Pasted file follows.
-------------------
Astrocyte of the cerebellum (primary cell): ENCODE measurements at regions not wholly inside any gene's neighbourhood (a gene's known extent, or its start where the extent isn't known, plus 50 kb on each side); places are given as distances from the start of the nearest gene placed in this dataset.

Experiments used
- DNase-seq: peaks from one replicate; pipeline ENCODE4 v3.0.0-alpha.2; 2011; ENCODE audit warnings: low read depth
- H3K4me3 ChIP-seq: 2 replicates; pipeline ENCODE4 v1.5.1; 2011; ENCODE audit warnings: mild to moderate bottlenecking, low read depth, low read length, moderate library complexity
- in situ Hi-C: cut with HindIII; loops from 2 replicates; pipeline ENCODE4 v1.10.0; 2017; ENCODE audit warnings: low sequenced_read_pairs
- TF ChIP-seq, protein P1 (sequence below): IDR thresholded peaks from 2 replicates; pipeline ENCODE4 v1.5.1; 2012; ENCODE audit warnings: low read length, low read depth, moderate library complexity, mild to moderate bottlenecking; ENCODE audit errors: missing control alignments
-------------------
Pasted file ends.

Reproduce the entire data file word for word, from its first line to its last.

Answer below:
Astrocyte of the cerebellum (primary cell): ENCODE measurements at regions not wholly inside any gene's neighbourhood (a gene's known extent, or its start where the extent isn't known, plus 50 kb on each side); places are given as distances from the start of the nearest gene placed in this dataset.

Experiments used
- DNase-seq: peaks from one replicate; pipeline ENCODE4 v3.0.0-alpha.2; 2011; ENCODE audit warnings: low read depth
- H3K4me3 ChIP-seq: 2 replicates; pipeline ENCODE4 v1.5.1; 2011; ENCODE audit warnings: mild to moderate bottlenecking, low read depth, low read length, moderate library complexity
- in situ Hi-C: cut with HindIII; loops from 2 replicates; pipeline ENCODE4 v1.10.0; 2017; ENCODE audit warnings: low sequenced_read_pairs
- TF ChIP-seq, protein P1 (sequence below): IDR thresholded peaks from 2 replicates; pipeline ENCODE4 v1.5.1; 2012; ENCODE audit warnings: low read length, low read depth, moderate library complexity, mild to moderate bottlenecking; ENCODE audit errors: missing control alignments